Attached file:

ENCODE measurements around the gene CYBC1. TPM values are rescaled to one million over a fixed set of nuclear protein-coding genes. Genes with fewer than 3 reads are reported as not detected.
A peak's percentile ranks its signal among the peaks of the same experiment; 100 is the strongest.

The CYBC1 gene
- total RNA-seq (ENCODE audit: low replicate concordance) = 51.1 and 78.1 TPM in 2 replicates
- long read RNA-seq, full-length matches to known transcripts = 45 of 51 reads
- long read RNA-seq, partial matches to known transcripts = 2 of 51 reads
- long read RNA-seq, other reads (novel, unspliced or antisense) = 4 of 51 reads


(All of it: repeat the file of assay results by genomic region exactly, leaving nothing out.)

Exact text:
ENCODE measurements around the gene CYBC1. TPM values are rescaled to one million over a fixed set of nuclear protein-coding genes. Genes with fewer than 3 reads are reported as not detected.
A peak's percentile ranks its signal among the peaks of the same experiment; 100 is the strongest.

The CYBC1 gene
- total RNA-seq (ENCODE audit: low replicate concordance) = 51.1 and 78.1 TPM in 2 replicates
- long read RNA-seq, full-length matches to known transcripts = 45 of 51 reads
- long read RNA-seq, partial matches to known transcripts = 2 of 51 reads
- long read RNA-seq, other reads (novel, unspliced or antisense) = 4 of 51 reads